By selective closure of the appropriate switches in the switch groups in IC's 134, and 134A, the component Z1 can be connected with the constant current source 140 and appropriate measurements can be made by the detector 142 in order to determine the impedance of the component(s). Considering, for example, the component Z1 and the switch group 156 in IC 134 and switch group 154A in IC 134A, the switch 164 is closed to connect one side of Z1 to the current source 140 and switch 178A is closed to connect the other side of Z1 to ground. The value of Z1 is determined by connecting the voltage detector 142 to the left side of Z1, by closure of switch 162, and measuring a voltage V3, then opening the switch 162 and closing the switch 172A, connecting the voltage detector 142 to the right side of Z1 and measuring a voltage V4. The value of Z1 is then the difference between the voltage measurements V3 and V4 divided by the constant current. Any switch impedance in series with Z1 will change V3 or V4 but not the difference V3 -V4. The same metrology can be used to determine the value of Z2 though the closure of the appropriate switches in the switch groups 156A and 158A.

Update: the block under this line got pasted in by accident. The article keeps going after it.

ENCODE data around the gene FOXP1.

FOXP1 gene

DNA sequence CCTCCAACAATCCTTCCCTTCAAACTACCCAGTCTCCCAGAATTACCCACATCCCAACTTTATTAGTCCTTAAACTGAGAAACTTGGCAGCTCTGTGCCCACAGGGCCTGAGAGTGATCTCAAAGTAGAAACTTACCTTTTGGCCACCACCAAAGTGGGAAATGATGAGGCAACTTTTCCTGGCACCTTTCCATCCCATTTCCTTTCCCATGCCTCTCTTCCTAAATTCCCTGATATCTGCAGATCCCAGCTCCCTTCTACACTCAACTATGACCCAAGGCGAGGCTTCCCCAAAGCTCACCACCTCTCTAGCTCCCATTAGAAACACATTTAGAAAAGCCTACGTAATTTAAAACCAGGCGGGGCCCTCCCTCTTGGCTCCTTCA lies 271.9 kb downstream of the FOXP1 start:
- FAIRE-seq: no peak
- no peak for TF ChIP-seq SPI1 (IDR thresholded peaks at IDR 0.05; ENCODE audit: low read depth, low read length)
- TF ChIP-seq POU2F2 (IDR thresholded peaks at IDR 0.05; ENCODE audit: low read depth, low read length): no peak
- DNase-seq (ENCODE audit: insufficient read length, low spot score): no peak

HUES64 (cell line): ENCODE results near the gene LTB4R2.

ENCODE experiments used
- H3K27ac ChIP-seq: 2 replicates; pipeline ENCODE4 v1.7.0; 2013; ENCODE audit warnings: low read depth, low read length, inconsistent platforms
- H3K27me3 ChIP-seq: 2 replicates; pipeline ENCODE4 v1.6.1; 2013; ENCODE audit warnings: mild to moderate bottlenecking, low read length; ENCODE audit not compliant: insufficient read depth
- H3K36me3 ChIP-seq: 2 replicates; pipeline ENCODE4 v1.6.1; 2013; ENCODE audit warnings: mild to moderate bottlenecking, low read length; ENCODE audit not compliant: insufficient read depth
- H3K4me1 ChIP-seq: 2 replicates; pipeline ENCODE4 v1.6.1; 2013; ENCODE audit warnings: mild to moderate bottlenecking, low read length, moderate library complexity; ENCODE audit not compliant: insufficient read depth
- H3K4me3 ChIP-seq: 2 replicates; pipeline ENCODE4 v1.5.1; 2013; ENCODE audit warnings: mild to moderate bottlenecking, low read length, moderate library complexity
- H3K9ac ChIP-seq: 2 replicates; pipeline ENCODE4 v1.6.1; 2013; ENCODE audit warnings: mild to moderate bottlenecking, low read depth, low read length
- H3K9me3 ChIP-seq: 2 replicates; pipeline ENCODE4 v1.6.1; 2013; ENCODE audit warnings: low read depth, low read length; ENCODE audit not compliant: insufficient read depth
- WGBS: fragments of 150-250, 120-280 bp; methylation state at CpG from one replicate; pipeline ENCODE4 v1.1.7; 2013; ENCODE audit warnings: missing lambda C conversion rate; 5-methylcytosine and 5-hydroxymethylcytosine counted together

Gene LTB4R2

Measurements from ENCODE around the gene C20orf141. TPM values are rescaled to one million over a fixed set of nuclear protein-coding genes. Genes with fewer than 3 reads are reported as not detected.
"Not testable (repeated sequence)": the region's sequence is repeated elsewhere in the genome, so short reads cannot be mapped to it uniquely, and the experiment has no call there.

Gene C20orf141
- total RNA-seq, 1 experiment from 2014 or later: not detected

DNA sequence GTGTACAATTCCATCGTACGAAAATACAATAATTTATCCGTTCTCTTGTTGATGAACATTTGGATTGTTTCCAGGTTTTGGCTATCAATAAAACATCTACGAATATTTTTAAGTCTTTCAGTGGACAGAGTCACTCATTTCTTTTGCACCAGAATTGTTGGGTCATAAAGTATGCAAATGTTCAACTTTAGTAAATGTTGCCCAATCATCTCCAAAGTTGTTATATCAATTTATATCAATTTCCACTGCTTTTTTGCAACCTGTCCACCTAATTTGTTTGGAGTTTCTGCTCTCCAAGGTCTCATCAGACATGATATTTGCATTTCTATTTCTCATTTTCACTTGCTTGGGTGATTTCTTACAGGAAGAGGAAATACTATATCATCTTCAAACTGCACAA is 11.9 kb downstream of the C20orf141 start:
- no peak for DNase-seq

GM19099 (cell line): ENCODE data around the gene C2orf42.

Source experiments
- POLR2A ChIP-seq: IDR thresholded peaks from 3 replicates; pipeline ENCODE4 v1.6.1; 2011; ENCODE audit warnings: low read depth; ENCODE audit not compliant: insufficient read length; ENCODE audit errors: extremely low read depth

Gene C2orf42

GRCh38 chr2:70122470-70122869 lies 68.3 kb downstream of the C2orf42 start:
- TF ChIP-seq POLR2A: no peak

The dotted line extensions of the conductors 144 and 146 in IC 134, as well as the corresponding conductors in the IC 134A, are intended to indicate that, if desired, measurement can be made within the analog circuit 150.